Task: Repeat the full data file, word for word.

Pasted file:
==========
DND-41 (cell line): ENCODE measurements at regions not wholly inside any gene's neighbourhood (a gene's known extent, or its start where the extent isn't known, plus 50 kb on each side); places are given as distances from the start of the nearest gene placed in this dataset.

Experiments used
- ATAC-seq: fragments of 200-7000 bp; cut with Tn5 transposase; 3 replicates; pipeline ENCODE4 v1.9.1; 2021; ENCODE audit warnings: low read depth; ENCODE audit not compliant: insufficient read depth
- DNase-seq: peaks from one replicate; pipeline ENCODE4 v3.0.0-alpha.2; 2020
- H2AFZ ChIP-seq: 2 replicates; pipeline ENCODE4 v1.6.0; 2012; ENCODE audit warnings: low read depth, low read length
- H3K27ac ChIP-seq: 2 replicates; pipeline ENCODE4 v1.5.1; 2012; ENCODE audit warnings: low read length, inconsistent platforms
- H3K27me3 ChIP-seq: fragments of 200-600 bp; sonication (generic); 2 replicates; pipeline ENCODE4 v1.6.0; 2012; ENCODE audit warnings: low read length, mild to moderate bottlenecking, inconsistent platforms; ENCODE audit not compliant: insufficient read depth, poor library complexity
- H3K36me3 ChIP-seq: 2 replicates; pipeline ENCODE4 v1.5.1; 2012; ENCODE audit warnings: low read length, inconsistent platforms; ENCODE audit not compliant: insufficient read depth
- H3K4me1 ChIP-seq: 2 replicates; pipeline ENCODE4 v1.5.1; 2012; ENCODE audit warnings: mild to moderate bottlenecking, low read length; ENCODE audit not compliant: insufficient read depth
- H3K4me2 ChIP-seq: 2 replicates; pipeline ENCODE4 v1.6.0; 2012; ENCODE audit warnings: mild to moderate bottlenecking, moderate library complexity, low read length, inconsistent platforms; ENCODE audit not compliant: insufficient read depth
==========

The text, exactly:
DND-41 (cell line): ENCODE measurements at regions not wholly inside any gene's neighbourhood (a gene's known extent, or its start where the extent isn't known, plus 50 kb on each side); places are given as distances from the start of the nearest gene placed in this dataset.

Experiments used
- ATAC-seq: fragments of 200-7000 bp; cut with Tn5 transposase; 3 replicates; pipeline ENCODE4 v1.9.1; 2021; ENCODE audit warnings: low read depth; ENCODE audit not compliant: insufficient read depth
- DNase-seq: peaks from one replicate; pipeline ENCODE4 v3.0.0-alpha.2; 2020
- H2AFZ ChIP-seq: 2 replicates; pipeline ENCODE4 v1.6.0; 2012; ENCODE audit warnings: low read depth, low read length
- H3K27ac ChIP-seq: 2 replicates; pipeline ENCODE4 v1.5.1; 2012; ENCODE audit warnings: low read length, inconsistent platforms
- H3K27me3 ChIP-seq: fragments of 200-600 bp; sonication (generic); 2 replicates; pipeline ENCODE4 v1.6.0; 2012; ENCODE audit warnings: low read length, mild to moderate bottlenecking, inconsistent platforms; ENCODE audit not compliant: insufficient read depth, poor library complexity
- H3K36me3 ChIP-seq: 2 replicates; pipeline ENCODE4 v1.5.1; 2012; ENCODE audit warnings: low read length, inconsistent platforms; ENCODE audit not compliant: insufficient read depth
- H3K4me1 ChIP-seq: 2 replicates; pipeline ENCODE4 v1.5.1; 2012; ENCODE audit warnings: mild to moderate bottlenecking, low read length; ENCODE audit not compliant: insufficient read depth
- H3K4me2 ChIP-seq: 2 replicates; pipeline ENCODE4 v1.6.0; 2012; ENCODE audit warnings: mild to moderate bottlenecking, moderate library complexity, low read length, inconsistent platforms; ENCODE audit not compliant: insufficient read depth